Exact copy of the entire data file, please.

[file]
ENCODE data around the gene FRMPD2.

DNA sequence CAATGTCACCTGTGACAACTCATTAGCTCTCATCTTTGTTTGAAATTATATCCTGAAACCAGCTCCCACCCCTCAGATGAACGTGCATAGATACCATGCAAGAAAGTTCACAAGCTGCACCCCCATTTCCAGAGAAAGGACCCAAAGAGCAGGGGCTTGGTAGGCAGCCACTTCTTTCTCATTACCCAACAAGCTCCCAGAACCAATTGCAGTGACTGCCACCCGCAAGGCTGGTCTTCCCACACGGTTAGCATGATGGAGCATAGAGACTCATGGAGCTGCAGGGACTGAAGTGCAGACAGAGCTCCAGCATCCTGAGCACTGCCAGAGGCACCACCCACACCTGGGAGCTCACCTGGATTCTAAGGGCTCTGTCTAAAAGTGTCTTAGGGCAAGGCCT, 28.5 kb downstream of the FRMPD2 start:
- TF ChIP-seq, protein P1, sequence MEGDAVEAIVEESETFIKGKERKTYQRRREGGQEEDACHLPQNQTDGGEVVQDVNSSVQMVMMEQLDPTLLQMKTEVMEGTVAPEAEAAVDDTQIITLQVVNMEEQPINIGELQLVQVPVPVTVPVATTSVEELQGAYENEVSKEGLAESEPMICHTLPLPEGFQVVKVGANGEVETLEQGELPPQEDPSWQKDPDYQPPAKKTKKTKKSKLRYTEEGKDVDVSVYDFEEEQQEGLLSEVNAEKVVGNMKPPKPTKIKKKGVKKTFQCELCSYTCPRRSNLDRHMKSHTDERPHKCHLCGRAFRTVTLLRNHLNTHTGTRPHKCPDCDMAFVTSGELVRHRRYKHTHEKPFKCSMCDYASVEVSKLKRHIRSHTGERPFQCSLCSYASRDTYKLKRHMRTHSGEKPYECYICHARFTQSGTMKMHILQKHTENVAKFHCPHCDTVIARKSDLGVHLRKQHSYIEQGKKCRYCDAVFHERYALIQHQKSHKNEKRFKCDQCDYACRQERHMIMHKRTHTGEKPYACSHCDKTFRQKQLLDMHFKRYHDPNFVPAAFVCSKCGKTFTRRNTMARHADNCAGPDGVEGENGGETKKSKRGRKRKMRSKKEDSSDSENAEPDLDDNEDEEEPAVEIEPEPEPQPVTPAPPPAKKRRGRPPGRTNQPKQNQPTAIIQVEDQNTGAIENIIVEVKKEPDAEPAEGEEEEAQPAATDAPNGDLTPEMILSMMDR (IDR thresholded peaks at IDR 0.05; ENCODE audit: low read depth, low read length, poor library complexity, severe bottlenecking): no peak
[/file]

ENCODE data around the gene FRMPD2.

DNA sequence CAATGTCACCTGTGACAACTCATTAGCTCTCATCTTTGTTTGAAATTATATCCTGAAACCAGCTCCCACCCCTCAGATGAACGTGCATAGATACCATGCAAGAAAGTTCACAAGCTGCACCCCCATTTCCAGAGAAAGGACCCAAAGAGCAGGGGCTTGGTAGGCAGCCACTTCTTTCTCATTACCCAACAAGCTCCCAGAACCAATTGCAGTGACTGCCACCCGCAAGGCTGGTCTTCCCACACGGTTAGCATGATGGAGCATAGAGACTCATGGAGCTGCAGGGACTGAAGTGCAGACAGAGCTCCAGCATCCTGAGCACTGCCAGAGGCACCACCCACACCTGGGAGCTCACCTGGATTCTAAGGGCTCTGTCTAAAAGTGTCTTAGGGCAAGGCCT, 28.5 kb downstream of the FRMPD2 start:
- TF ChIP-seq, protein P1, sequence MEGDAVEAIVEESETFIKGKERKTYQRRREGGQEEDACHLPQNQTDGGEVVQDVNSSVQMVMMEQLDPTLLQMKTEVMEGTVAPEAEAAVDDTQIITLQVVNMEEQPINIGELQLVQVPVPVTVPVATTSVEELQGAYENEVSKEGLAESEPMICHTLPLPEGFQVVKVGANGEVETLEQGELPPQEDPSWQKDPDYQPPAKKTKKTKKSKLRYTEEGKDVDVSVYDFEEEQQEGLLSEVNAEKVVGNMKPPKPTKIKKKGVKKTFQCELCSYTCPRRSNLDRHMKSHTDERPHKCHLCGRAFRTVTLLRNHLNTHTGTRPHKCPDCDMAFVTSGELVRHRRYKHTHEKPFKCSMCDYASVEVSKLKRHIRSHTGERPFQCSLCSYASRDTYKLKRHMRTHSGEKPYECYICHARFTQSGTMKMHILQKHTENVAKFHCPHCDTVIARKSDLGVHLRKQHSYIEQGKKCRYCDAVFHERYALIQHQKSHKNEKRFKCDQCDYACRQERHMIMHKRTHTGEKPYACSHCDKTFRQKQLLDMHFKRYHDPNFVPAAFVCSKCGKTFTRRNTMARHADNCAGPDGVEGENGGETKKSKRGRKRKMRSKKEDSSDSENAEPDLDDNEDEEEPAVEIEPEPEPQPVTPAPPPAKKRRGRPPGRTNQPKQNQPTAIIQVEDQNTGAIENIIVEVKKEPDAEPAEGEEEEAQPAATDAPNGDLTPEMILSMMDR (IDR thresholded peaks at IDR 0.05; ENCODE audit: low read depth, low read length, poor library complexity, severe bottlenecking): no peak